Zara: Fast Fashion from Savvy Systems

Both Zara and The Gap are retail online clothing giants in the fashion s industry. Zara, now worldwide, was founded in Spain. The Gap, also now worldwide, is a US Corporation. Both companies made a critical strategic decision on the future growth of their companies, with Zara taking the lead to move their significant marketing online. Gap later followed. Both still make retail sales but are positioned on the Internet. Zara currently has over 1M hits on its website each month. Read this chapter to understand how early the use of IT, particularly data collection and analysis, helps gain a competitive advantage. How did Zara use data to make early decisions about its business operations? How did Zara's use of data compare to Gap's?


Why Study Zara?

While competitors falter, Zara is undergoing one of the fastest global expansions the fashion world has ever seen, opening one store per day and entering new markets worldwide - seventy-three countries so far. The chain's profitability is among the highest in the industry. The fashion director for luxury goods maker LVMH calls Zara "the most innovative and devastating retailer in the world".

Zara's duds look like high fashion but are comparatively inexpensive (average item price is $27, although prices vary by country). A Goldman analyst has described the chain as "Armani at moderate prices," while another industry observer suggests that while fashions are more "Banana Republic," prices are more "Old Navy". Legions of fans eagerly await "Z-day," the twice-weekly inventory delivery to each Zara location that brings in the latest clothing lines for women, men, and children.

In order to understand and appreciate just how counterintuitive and successful Zara's strategy is, and how technology makes all of this possible, it's important to first examine the conventional wisdom in apparel retail. To do that we'll look at former industry leader - Gap.

Gap: An Icon in Crisis

Most fashion retailers place orders for a seasonal collection months before these lines make an appearance in stores. While overseas contract manufacturers may require hefty lead times, trying to guess what customers want months in advance is a tricky business. In retail in general and fashion in particular, there's a saying: inventory equals death. Have too much unwanted product on hand and you'll be forced to mark down or write off items, killing profits. For years, Gap sold most of what it carried in stores. Micky Drexler, a man with a radar-accurate sense of style and the iconic CEO who helped turn Gap's button-down shirts and khakis into America's business casual uniform, led the way. Drexler's team had spot-on tastes throughout the 1990s, but when sales declined in the early part of the following decade, Drexler was left guessing on ways to revitalize the brand, and he guessed wrong - disastrously wrong. Chasing the youth market, Drexler filled Gap stores with miniskirts, low-rise jeans, and even a much-ridiculed line of purple leather pants. The throngs of teenagers he sought to attract never showed up, and the shift in offerings sent Gap's mainstay customers to retailers that easily copied the styles that Gap had made classic.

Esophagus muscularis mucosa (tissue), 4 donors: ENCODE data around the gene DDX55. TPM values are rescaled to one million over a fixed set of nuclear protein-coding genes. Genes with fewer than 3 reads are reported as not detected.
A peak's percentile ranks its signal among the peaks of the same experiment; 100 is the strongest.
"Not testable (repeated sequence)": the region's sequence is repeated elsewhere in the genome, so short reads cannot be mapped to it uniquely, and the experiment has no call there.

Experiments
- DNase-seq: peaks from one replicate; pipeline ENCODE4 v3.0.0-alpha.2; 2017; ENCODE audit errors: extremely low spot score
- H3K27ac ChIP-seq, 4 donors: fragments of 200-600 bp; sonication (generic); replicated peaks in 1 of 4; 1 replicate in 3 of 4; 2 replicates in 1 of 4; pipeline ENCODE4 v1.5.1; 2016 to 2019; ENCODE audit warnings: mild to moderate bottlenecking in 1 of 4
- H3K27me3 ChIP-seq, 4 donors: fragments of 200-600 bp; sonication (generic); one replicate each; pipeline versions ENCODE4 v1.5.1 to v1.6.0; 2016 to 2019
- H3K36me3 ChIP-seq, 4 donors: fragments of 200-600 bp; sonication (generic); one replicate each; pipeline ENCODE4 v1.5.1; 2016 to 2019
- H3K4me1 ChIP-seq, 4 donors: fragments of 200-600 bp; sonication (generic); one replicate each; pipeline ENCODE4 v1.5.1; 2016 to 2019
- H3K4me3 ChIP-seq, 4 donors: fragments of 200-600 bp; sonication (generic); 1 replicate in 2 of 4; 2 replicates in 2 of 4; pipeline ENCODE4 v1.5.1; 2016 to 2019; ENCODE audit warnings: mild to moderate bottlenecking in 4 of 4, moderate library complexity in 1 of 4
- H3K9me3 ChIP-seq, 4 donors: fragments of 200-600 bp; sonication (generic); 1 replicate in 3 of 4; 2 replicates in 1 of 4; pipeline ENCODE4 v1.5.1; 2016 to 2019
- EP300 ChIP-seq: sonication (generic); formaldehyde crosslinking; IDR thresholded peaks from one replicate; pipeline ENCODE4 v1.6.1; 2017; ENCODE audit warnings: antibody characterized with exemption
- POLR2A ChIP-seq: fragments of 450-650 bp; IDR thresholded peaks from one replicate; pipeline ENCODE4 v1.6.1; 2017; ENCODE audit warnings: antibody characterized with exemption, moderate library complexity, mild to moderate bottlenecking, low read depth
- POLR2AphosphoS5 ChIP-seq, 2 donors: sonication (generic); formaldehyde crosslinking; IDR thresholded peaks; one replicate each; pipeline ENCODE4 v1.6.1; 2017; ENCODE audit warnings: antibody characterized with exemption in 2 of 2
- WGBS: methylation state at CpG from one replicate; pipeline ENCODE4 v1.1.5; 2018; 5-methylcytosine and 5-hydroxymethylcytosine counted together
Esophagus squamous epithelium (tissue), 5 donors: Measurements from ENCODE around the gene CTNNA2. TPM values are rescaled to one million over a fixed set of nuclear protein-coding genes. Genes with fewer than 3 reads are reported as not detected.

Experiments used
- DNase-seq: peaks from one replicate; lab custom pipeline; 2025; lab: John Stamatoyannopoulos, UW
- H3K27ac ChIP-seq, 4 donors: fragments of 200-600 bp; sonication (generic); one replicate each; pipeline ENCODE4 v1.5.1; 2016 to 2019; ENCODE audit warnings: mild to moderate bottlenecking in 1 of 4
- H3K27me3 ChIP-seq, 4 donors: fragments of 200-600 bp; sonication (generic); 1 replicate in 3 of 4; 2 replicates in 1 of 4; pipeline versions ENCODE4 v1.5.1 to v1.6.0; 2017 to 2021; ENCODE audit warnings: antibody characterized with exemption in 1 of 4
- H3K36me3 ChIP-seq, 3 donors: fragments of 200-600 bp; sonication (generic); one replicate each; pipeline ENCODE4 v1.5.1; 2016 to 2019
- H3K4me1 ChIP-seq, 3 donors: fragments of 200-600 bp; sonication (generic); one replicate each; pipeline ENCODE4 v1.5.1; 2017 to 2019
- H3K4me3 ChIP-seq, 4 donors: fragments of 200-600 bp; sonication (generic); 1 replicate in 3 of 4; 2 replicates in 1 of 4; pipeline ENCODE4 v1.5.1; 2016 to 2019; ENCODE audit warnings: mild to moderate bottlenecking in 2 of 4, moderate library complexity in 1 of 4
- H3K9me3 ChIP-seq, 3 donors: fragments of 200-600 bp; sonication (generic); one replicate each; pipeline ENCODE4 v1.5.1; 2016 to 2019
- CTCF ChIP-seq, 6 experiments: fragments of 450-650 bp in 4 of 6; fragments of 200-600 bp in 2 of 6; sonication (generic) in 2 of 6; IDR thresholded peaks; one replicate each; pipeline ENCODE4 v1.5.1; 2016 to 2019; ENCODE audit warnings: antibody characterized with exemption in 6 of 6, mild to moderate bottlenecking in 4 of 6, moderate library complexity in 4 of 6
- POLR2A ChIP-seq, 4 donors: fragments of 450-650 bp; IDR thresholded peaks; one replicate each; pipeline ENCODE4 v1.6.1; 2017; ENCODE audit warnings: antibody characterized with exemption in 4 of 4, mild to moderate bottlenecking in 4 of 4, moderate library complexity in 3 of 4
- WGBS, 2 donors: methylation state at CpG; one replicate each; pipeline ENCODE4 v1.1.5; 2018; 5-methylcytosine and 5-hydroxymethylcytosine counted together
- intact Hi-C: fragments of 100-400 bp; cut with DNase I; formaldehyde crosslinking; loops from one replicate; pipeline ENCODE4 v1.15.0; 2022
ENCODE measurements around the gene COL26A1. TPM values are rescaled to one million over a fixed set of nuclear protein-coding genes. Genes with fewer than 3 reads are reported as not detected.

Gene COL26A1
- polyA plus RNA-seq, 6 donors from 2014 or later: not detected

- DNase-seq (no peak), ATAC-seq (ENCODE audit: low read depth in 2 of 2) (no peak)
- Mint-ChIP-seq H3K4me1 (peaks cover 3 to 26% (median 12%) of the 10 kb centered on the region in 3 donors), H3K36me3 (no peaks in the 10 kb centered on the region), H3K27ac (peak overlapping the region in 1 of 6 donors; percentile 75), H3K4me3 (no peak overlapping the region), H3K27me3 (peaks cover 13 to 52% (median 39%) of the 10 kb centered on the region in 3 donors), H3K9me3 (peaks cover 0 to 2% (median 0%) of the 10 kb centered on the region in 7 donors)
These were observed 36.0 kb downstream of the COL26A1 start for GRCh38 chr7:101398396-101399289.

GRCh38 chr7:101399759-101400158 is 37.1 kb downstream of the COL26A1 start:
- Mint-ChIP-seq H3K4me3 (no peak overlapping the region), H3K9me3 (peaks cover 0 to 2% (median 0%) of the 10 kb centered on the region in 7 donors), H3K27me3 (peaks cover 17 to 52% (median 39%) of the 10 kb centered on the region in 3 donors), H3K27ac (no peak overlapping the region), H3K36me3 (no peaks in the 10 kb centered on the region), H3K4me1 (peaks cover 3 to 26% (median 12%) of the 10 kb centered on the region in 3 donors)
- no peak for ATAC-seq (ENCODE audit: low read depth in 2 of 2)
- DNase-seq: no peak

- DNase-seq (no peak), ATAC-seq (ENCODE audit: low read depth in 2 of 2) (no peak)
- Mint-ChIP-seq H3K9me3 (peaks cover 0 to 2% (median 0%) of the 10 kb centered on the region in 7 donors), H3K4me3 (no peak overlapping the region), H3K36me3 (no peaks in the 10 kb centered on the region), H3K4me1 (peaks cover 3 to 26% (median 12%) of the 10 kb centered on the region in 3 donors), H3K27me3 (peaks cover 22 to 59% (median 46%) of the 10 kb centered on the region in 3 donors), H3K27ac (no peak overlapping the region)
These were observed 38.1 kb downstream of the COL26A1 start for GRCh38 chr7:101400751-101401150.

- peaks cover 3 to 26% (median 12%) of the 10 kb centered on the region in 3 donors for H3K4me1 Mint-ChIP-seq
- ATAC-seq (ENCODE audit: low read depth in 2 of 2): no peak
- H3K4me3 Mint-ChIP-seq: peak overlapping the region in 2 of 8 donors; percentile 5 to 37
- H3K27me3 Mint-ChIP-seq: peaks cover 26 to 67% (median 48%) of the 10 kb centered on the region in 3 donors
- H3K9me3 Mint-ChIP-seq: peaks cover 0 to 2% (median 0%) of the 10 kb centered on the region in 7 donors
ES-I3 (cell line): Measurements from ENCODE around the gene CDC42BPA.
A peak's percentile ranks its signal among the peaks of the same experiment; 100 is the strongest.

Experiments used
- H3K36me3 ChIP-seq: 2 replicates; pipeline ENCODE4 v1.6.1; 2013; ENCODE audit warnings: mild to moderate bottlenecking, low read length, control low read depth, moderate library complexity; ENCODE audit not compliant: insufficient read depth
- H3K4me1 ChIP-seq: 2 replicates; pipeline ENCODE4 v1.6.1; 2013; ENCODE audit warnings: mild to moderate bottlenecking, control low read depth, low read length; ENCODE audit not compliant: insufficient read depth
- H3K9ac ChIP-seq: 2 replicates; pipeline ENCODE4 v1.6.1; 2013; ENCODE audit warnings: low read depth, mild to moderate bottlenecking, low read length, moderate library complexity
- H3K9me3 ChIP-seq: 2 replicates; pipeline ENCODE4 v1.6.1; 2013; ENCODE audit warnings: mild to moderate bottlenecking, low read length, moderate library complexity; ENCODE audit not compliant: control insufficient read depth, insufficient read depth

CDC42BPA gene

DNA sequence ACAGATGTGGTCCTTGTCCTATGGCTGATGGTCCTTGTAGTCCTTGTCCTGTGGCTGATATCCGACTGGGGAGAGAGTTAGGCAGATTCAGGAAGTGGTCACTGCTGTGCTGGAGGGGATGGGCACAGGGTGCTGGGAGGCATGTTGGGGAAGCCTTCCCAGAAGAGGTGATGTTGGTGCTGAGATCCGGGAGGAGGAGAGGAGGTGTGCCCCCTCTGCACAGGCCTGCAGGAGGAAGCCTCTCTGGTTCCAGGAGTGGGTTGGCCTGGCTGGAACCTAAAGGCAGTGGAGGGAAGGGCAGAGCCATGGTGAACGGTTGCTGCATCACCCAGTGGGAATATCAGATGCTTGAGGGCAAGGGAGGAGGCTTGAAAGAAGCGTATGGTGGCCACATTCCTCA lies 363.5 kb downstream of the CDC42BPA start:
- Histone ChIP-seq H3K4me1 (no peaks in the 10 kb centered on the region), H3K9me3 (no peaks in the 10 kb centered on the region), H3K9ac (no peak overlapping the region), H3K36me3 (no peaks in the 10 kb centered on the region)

The inventory hot potato Drexler was left with crushed the firm. Gap's same-store sales declined for twenty-nine months straight. Profits vanished. Gap founder and chairman Dan Fisher lamented, "It took us thirty years to get to $1 billion in profits and two years to get to nothing". The firm's debt was downgraded to junk status. Drexler was out and for its new head the board chose Paul Pressler, a Disney executive who ran theme parks and helped rescue the firm's once ailing retail effort.

Pressler shut down hundreds of stores, but the hemorrhaging continued largely due to bad bets on colors and styles. During one holiday season, Gap's clothes were deemed so off target that the firm scrapped its advertising campaign and wrote off much of the inventory. The marketing model used by Gap to draw customers in via big-budget television promotion had collapsed. Pressler's tenure saw same-store sales decline in eighteen of twenty-four months. A Fortune article on Pressler's leadership was titled "Fashion Victim". BusinessWeek described his time as CEO as a "Total System Failure," and Wall Street began referring to him as DMW for Dead Man Walking. In January 2007, Pressler resigned, with Gap hoping its third chief executive of the decade could right the ailing giant.